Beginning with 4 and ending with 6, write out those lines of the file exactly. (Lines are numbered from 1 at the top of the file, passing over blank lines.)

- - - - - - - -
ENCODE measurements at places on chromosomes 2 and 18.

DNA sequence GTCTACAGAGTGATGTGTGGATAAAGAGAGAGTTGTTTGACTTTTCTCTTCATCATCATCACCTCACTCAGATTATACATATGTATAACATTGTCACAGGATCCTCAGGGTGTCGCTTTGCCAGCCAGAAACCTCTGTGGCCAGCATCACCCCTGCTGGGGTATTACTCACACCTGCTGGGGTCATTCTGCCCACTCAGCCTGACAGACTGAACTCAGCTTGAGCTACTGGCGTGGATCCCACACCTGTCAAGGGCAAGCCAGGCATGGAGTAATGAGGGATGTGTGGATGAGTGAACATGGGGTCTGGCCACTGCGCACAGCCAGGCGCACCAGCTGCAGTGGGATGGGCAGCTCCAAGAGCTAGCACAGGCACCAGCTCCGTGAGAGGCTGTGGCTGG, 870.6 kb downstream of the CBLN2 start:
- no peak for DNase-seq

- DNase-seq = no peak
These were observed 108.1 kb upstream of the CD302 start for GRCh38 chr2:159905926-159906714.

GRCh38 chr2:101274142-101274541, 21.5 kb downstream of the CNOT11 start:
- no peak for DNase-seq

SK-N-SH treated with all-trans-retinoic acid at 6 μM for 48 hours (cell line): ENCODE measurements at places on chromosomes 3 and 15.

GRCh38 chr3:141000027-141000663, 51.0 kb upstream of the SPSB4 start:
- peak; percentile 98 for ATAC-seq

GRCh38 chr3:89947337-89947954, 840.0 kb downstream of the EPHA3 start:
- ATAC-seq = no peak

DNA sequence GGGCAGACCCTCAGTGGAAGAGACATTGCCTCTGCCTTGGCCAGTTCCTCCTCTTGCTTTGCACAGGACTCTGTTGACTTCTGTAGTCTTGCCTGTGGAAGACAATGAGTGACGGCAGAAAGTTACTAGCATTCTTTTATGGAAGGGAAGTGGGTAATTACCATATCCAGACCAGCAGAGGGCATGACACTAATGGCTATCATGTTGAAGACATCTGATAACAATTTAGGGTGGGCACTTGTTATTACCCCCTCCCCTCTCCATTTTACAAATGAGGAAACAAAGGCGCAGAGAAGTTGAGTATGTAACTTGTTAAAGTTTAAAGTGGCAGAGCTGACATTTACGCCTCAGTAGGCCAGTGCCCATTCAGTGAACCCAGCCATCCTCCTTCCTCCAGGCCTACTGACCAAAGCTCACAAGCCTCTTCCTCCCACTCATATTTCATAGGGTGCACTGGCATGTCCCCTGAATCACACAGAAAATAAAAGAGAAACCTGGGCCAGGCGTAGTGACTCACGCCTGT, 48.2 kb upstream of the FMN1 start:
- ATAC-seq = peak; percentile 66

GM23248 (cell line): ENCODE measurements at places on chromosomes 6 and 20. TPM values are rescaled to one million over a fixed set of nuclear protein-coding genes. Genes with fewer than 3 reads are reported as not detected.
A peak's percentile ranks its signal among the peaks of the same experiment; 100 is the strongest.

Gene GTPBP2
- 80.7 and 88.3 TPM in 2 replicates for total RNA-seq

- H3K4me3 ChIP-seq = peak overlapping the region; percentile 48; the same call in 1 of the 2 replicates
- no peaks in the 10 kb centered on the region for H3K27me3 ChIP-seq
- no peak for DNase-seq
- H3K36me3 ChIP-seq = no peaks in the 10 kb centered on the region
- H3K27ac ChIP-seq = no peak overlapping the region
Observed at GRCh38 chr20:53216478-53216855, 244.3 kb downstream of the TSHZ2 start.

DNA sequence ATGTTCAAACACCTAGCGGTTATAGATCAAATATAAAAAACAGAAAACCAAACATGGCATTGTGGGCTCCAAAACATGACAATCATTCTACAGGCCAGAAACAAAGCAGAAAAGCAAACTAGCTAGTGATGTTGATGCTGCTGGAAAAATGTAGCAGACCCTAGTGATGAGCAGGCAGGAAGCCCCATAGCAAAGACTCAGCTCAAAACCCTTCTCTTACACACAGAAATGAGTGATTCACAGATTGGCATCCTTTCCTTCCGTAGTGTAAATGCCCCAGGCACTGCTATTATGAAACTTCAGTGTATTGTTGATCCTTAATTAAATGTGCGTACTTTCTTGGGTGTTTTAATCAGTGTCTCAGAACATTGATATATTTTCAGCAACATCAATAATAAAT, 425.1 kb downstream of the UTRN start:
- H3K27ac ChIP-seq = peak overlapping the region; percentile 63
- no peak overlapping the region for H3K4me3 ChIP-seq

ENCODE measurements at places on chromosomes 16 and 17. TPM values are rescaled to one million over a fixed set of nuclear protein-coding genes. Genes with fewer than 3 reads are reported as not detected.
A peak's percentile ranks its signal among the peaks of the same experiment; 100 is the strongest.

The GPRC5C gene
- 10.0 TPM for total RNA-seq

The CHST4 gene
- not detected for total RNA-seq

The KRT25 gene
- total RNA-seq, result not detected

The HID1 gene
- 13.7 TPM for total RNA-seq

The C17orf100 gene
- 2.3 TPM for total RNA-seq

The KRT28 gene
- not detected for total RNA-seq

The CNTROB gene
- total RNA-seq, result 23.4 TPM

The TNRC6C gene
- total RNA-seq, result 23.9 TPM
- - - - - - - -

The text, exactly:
- DNase-seq = no peak
These were observed 108.1 kb upstream of the CD302 start for GRCh38 chr2:159905926-159906714.

GRCh38 chr2:101274142-101274541, 21.5 kb downstream of the CNOT11 start: